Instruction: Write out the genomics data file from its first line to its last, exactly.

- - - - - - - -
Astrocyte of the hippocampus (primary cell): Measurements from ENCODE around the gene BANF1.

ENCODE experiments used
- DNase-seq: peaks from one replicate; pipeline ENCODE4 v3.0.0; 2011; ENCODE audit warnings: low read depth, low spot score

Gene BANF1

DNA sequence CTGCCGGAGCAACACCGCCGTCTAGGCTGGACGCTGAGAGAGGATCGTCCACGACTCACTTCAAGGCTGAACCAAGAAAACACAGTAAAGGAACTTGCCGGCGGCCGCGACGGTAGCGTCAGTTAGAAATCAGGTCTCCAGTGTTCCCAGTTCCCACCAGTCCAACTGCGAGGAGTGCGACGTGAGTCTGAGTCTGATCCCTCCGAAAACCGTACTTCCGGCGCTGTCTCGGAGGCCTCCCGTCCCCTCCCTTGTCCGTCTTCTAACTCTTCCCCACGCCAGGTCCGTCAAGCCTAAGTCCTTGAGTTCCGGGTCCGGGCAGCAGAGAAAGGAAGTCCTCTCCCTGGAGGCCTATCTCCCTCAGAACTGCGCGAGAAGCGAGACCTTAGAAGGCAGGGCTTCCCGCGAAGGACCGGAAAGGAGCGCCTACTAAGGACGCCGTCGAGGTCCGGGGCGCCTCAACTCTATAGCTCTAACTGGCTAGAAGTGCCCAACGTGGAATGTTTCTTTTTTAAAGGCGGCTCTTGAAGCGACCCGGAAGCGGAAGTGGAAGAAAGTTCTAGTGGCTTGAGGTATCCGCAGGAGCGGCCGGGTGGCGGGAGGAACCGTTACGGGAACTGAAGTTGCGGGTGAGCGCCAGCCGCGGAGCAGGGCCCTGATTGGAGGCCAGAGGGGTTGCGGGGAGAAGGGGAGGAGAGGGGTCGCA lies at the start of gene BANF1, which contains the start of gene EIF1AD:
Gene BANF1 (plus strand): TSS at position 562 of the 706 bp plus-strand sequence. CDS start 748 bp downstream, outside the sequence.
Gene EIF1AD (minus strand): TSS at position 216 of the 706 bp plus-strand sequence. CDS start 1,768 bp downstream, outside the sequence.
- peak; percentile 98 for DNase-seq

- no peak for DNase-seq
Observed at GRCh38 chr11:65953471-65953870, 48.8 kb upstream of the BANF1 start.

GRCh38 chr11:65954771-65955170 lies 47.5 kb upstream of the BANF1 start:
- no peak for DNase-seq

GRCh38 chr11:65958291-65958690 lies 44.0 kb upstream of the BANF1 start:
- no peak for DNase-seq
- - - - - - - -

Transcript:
Astrocyte of the hippocampus (primary cell): Measurements from ENCODE around the gene BANF1.

ENCODE experiments used
- DNase-seq: peaks from one replicate; pipeline ENCODE4 v3.0.0; 2011; ENCODE audit warnings: low read depth, low spot score

Gene BANF1

DNA sequence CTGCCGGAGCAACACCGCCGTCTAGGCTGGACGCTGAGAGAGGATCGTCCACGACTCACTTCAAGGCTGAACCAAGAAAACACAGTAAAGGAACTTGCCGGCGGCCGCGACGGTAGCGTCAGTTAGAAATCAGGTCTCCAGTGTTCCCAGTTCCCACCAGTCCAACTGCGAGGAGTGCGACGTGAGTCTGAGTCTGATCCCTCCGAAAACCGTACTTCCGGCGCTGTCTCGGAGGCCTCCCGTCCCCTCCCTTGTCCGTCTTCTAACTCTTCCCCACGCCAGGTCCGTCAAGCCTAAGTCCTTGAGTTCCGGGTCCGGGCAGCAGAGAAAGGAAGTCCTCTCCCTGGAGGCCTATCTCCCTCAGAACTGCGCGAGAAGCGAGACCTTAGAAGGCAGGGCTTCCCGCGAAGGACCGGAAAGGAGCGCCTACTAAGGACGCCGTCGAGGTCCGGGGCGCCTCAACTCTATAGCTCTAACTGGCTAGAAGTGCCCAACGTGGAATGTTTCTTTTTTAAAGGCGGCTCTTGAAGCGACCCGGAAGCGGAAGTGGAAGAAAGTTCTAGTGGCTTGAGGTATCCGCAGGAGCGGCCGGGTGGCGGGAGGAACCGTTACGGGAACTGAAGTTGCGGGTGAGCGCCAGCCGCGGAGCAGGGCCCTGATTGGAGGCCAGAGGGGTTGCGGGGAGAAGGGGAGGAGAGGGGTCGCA lies at the start of gene BANF1, which contains the start of gene EIF1AD:
Gene BANF1 (plus strand): TSS at position 562 of the 706 bp plus-strand sequence. CDS start 748 bp downstream, outside the sequence.
Gene EIF1AD (minus strand): TSS at position 216 of the 706 bp plus-strand sequence. CDS start 1,768 bp downstream, outside the sequence.
- peak; percentile 98 for DNase-seq

- no peak for DNase-seq
Observed at GRCh38 chr11:65953471-65953870, 48.8 kb upstream of the BANF1 start.

GRCh38 chr11:65954771-65955170 lies 47.5 kb upstream of the BANF1 start:
- no peak for DNase-seq

GRCh38 chr11:65958291-65958690 lies 44.0 kb upstream of the BANF1 start:
- no peak for DNase-seq